05. 05. 2010

This election could be democracy's big chance

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It’s been amazing to see the vested interests of the right wing media, the City, and the political establishment going into overdrive on the prospective horrors of a hung parliament. One day the world is ticking over on a more or less comfortable basis, with our governance systems bumbling along in their reassuringly inadequate way, and the next (May 7th) the rating agencies have downgraded the status of UK debt to junk bonds, there are riots in the streets, the monarchy is at risk and civilization has collapsed.

There are, of course, some legitimate concerns about the mechanisms of coalition government. We should, of course, be mindful of what happens in countries like Belgium and Italy. There will, of course, be difficulties, frustrations and failures. But in comparison to the deep unfairness inherent in the current utterly dysfunctional system, those problems seem very manageable.

And this just has to be the moment where we make an absolute priority of revitalising our entire democratic system. The idea that this election should be won or lost at the behest of ‘the markets’ just shows how comprehensively our system has imploded.

Labour had such a moment back in 1997 (especially as its manifesto for that election included a crystal-clear commitment to introduce a referendum on electoral reform), but bottled it. Having done devolution for Scotland and Wales (which was brilliant) and part-reform of the House of Lords (which was a good start, but looks pathetically inadequate 13 years on), everything else got dumped.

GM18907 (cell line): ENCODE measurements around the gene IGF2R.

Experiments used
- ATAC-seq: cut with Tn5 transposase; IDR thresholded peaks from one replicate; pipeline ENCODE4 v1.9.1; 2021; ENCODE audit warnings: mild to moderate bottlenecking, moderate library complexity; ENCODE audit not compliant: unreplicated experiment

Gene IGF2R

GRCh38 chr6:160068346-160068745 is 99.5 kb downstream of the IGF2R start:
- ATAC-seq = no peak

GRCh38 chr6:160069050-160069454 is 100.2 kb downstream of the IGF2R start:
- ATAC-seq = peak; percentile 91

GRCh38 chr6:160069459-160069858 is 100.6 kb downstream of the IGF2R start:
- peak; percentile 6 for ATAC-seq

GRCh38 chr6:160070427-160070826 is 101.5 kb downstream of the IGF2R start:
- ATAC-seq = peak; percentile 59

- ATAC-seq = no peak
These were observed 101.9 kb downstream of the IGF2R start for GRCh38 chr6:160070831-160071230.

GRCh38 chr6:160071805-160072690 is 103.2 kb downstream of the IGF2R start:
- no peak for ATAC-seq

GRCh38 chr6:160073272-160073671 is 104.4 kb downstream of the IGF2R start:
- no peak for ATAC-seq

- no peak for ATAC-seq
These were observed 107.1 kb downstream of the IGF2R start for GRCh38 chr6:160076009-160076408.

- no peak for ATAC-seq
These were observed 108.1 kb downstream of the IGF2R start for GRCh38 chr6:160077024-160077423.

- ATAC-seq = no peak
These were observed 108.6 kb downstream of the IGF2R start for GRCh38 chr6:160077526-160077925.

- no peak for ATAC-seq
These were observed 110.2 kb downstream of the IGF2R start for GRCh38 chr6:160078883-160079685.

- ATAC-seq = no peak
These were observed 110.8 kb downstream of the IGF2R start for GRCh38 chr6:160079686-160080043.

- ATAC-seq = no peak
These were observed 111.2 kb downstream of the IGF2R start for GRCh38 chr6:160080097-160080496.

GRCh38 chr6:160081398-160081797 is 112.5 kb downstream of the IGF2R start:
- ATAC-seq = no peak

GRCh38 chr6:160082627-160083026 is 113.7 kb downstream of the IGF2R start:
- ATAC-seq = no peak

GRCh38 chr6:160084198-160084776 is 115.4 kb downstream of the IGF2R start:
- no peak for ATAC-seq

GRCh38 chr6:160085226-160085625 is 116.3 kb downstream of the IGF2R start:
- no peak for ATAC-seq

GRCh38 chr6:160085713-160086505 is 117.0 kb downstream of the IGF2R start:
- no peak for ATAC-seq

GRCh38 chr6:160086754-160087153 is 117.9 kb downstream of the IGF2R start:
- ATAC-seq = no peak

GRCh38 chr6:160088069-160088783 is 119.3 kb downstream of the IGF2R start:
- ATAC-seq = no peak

And it’s all about so much more than electoral reform. One of the most inspiring initiatives running along in the background during the election period has been the Vote for Democracy campaign organised by Unlock Democracy – an organisation I once knew as Charter 88.

Their main report A Vote for Democracy?, analyzes the manifestos of all the major parties (as well as the Greens, Plaid Cymru, SNP, UKIP, Respect and the BNP) and scores them against five principal areas of interest:

- Fair, free and honest elections
- Rights, freedoms and written constitution
- Stronger parliament and accountable government
- Bringing power closer to the people
- A culture of informed political interest and responsibility

The headline scores emerging from that are as follows: Lib Dems 81 out of 100, Greens 80.5, SNP 57, Conservatives 46, and Labour 45.5. The rest are not really in it.

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